Typhoon Yolanda survivors hold evacuation drill inside Marabut, Samar cave

'Yolanda' survivors hold evacuation drill inside cave

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'Yolanda' survivors hold evacuation drill inside cave

Sunday, October 30, 2016

SAMAR. Survivors of Typhoon Yolanda (Haiyan) commemorated on October 29, 2016 the disaster's anniversary by conducting an evacuation drill in Tinabanan Cave in Marabut, Samar. They used “TekPaks” to light up the cave that serves as one of the main evacuation centers during the typhoon in 2013. (Photo courtesy of AC Dimatatac/ICSC)

MARABUT, Samar -- Ahead of its third anniversary, survivors of Super Typhoon Yolanda (Haiyan) commemorated the disaster on October 29 by joining an evacuation drill in Tinabanan Cave, the usual evacuation center of Barangay Tinabanan, this town, during calamities.

During wars and disasters, the cave served as the “natural” evacuation center of the townsfolk because it’s the only wide, safe and flood-free area in the municipality.

Last October 29, over 50 community folks underwent an emergency drill inside the cave. The training included tips on how to make portable toilets, makeshift kitchen, and the lighting of the whole cavern using the “TekPak,” a portable solar device capable of powering lights, mobile phones, and medical devices.

The evacuation drill was organized by the Institute for Climate and Sustainable Cities (ICSC), in partnership with the local government of Marabut, Food for the Hungry, and other civil society organizations.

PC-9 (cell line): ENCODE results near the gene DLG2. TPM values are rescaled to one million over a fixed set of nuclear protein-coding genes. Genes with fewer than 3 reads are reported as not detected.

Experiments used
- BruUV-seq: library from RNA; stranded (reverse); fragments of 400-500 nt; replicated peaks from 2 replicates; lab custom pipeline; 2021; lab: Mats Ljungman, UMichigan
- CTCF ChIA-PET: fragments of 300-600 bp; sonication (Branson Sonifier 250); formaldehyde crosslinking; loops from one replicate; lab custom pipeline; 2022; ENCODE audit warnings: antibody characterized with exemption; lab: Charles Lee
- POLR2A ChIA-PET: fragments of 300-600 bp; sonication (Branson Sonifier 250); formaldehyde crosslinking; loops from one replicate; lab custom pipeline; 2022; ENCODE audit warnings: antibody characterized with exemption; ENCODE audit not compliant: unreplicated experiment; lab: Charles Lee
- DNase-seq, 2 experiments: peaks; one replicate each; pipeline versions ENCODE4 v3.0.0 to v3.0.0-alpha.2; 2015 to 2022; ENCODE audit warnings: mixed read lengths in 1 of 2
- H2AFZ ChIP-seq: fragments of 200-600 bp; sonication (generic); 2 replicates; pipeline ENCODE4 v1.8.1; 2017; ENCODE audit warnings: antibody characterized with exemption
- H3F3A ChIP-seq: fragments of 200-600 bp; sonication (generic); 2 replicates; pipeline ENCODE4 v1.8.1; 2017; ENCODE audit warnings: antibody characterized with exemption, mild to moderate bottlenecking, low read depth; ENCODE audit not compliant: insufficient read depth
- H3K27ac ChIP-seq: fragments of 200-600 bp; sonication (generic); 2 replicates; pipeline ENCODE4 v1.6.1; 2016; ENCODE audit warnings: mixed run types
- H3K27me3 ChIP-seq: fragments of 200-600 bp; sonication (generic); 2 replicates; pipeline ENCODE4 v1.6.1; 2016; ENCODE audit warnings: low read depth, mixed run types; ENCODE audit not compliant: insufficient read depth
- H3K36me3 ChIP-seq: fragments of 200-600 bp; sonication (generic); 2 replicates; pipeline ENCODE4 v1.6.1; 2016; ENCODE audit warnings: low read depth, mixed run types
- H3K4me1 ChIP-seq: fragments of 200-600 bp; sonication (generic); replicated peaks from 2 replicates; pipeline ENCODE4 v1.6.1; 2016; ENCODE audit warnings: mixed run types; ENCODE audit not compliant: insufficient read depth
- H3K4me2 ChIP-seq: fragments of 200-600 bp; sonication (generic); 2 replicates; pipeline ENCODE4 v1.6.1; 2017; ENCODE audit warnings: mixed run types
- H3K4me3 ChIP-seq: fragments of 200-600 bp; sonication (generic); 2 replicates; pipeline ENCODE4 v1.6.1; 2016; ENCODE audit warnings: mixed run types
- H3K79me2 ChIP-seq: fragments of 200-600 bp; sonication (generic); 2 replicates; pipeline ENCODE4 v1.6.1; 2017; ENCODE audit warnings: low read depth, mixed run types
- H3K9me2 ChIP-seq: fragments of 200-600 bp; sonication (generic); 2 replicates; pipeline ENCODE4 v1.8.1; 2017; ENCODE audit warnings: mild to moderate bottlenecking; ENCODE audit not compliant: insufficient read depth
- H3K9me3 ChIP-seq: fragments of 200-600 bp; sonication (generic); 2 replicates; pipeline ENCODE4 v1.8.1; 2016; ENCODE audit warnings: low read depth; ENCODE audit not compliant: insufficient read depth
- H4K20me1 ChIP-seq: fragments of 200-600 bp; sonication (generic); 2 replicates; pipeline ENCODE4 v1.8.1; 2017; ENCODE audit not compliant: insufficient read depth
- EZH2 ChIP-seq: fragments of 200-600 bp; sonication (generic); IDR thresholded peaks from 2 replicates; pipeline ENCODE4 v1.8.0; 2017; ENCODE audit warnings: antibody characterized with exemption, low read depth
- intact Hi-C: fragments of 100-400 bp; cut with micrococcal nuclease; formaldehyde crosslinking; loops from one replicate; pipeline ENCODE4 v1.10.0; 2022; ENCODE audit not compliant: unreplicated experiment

The ICSC, a policy group based in the Philippines that promotes low carbon development initiatives, sustainable energy solutions and fair climate policy in vulnerable countries, introduced for free the use of “TekPak” in the community.

Portable solar-powered electricity, like the TekPak, is currently being proposed to become an integral component in disaster preparedness programs and humanitarian work. In the aftermath of Typhoon Yolanda, many communities further suffered when they lacked immediate access to electricity or ran out of fuel to power their generators and light their kerosene lamps.

“Our Yolanda experience three years ago taught us that access to better energy source is an urgent need in vulnerable communities. Renewable energy should become a vital component in disaster risk reduction and humanitarian work because it is easy to deploy and is not reliant on complicated logistics during disasters,” said Arturo Tahup, ICSC project coordinator.

The Institute has provided training on solar installations and troubleshooting to hundreds of Typhoon Yolanda survivors, including those from Marabut town, under its Solar Scholars program, which aims to turn Yolanda survivors into first responders in times of disaster.

The drill was participated in by Solar scholars, residents of Tinabanan village and key officials of Marabut, Samar.

The cave in Barangay Tinabanan is where villagers sought refuge during typhoons. Elsewhere in the municipality, there were two other caves used for the same purpose. Many other caves in Samar were also used as evacuation centers during Typhoon Yolanda.

In the neighboring Basey town, Sohoton, Basiao, Saob, and Rawis caves also became safe havens for people running from strong winds and storm surges.

In Guiuan Eastern Samar, the caves of Tarambungan Sikob also served as temporary shelters for evacuees against the inclement weather. (Sunnex)


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